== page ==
mdtParticipantMarch 6, 2020 at 11:42 amPost count: 6
First thanks for your great insights on the forums. I woke up one day with sudden pain all over my right leg and foot numbness. After initial primary consult with some pain meds went to PT next week. PT exercising helped gain flexibility. Found I could not raise on my toes at all. MRI and spine specialist gave steroid injection. Now I am at about 6 week mark and have next appt with spine surgeon in April. At this point I have almost no pain but continued foot numbness & discomfort with shoes and limp walking. Lying in bed and open feet I feel fine.
Asking this question now to know what to expect from surgeon. Do you suggest EMG to assess nerve damage now. Here are the relevant parts of MRI-
“At L4-L5, there is a moderate disc bulge producing mild spinal canal
narrowing. There is contact and displacement of the traversing L5
nerve roots without definite compression. There is minimal bilateral
neural foraminal narrowing.
At L5-S1, there is a small disc protrusion with annular fissure and
large right paracentral disc extrusion which displaces and compresses
the traversing right S1 nerve root against the facet and produces
asymmetric mild to moderate spinal canal narrowing. There is minimal
bilateral neural foraminal narrowing.
Limited assessment of the visualized retroperitoneum is grossly
IMPRESSION: Large right paracentral disc extrusion at L5-S1
compressing the traversing right S1 nerve root.Donald Corenman, MD, DCModeratorMarch 7, 2020 at 11:10 amPost count: 8468
You note your symptoms; “I woke up one day with sudden pain all over my right leg and foot numbness”. You then note the MRI impression: “large right paracentral disc extrusion which displaces and compresses the traversing right S1 nerve root”.
Your current situation is “At this point I have almost no pain but continued foot numbness & discomfort with shoes and limp walking”.
The compression of the S1 nerve root probably needed a decompression at the time of occurrence if you had motor weakness of your foot (in my opinion). The chance of recovery of motor strength is somewhat limited if the root is not decompressed on a timely basis. See this and look especially at the S1 nerve root to understand what motor deficit you might have. https://neckandback.com/conditions/home-testing-for-leg-weakness/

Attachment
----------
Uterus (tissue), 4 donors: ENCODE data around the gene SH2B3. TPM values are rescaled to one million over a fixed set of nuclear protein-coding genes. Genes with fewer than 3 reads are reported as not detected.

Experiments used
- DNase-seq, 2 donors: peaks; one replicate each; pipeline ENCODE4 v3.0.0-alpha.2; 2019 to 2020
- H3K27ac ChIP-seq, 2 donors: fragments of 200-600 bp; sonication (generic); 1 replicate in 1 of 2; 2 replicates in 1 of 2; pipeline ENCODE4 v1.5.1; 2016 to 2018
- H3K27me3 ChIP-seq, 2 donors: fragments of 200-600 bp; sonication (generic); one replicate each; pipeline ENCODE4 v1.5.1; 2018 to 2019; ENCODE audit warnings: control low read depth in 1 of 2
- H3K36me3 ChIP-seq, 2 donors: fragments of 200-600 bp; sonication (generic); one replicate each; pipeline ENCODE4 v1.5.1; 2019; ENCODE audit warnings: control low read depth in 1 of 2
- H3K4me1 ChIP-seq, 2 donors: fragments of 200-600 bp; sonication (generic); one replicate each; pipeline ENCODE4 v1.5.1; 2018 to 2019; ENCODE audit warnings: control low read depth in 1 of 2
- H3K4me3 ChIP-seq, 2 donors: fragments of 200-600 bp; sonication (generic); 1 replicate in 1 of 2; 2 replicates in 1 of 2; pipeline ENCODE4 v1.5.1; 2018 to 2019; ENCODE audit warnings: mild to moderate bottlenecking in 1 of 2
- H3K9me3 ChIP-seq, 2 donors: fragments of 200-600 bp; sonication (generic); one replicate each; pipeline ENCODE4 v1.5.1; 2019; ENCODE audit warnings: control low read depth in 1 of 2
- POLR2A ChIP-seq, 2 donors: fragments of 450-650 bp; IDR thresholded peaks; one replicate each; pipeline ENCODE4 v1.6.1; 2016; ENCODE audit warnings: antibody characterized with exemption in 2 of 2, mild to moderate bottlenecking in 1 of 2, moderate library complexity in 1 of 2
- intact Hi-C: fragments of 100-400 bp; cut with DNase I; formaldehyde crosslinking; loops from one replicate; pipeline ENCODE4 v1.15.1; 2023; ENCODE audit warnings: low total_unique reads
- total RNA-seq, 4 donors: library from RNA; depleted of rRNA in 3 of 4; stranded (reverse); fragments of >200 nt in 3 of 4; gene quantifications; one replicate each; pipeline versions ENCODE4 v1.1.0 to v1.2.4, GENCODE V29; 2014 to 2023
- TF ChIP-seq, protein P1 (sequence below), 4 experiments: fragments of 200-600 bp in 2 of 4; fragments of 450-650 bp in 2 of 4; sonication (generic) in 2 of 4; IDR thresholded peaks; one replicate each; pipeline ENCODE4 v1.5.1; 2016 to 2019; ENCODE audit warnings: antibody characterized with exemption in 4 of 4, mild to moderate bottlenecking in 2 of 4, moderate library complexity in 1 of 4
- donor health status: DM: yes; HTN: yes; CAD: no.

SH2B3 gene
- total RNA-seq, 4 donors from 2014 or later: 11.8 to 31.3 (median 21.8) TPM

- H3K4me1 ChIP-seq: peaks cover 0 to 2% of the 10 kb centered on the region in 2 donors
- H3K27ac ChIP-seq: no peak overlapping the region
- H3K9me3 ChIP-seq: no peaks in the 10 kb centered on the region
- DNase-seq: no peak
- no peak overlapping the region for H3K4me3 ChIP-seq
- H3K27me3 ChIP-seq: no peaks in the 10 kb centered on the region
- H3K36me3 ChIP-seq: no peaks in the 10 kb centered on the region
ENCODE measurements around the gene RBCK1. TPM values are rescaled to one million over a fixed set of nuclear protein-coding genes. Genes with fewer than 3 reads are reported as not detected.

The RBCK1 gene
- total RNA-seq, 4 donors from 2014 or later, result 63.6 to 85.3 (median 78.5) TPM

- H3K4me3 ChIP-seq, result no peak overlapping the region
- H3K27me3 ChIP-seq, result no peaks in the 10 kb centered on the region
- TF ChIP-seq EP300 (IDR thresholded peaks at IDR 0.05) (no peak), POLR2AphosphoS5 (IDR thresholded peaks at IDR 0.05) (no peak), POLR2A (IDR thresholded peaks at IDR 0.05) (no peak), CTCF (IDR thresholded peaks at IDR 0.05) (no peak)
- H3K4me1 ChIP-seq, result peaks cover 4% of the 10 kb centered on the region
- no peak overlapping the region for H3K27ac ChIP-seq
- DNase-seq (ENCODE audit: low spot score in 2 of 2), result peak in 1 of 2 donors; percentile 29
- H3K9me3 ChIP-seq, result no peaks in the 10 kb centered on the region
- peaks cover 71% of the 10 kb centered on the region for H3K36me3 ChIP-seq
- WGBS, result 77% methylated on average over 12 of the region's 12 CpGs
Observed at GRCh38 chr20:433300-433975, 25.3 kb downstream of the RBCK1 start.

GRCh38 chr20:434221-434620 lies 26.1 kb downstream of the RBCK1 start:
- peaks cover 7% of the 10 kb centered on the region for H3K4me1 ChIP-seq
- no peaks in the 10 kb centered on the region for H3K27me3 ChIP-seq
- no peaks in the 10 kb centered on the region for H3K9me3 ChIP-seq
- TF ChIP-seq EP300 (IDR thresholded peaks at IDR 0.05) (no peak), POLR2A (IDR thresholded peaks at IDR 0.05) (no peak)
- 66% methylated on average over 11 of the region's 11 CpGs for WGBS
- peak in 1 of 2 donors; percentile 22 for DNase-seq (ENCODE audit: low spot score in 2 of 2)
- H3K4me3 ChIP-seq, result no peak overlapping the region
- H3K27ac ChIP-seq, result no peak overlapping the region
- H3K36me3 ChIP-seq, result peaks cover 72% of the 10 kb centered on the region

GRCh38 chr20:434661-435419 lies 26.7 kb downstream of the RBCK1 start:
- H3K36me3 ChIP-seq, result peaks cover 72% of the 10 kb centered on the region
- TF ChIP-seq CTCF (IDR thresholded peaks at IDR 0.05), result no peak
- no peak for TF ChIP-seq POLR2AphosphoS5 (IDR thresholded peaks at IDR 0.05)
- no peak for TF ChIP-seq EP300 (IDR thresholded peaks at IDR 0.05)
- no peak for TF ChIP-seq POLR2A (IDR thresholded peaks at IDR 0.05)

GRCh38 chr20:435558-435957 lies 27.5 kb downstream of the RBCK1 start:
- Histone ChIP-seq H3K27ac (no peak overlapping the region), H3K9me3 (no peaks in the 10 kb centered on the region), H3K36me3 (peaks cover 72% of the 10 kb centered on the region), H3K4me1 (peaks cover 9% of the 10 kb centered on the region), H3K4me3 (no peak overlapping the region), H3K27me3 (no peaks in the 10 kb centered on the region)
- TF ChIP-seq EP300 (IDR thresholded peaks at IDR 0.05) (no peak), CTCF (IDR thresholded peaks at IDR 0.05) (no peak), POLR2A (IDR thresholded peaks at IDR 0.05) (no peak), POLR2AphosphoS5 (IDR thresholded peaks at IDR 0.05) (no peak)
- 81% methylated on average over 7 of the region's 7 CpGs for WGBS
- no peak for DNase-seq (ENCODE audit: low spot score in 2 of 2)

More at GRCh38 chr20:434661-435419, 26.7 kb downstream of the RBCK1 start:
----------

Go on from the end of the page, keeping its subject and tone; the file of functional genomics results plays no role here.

How long has it been since occurrence of leg pain and “limp”?
Dr. CorenmanmdtParticipantMarch 7, 2020 at 1:23 pmPost count: 6
Thank you Dr Corenman. When you say “probably needed a decompression at the time of occurrence” whch procedure do you refer to – surgery or otherwise?
The spine physiatrist confirmed the S1 compression in MRI and suggested to do steroid injection to reduce inflammation.He did mention motor weakness concern and also setup a consult with spine surgeon. I have found some improvement after injection but not enough on numbness.He did not suggest decompression of S1.
The chance of recovery of motor strength gets lower if not done on ‘timely basis’. This condition is now 6 weeks old. Is it getting to be outside the time limit? Does the weakness get worse over time? Should I expedite the surgery consult?mdtParticipantMarch 7, 2020 at 3:06 pmPost count: 6
To add based on leg tests, my deficit is in the raise on tip toe test. I can do on left but not on right.Donald Corenman, MD, DCModeratorMarch 8, 2020 at 2:17 pmPost count: 8468
Injections work well for pain but do nothing to relieve compression that leads to leg weakness. You cannot walk on your toes on the right which is indicative of severe compression of the right S1 nerve. You need decompressive surgery soon to give you the best chance of motor strength recovery.
Dr. CorenmanmdtParticipantMarch 8, 2020 at 2:26 pmPost count: 6
Thank you Dr. Is surgery the only/best option for decompression of nerve or manual methods like traction or stretching machines worth trying?
Spine physiatrist said injection might help clear out inflammation but as you said not compression. He did say it is just on way to surgery consult. I will try to expedite my surgery evaluation.
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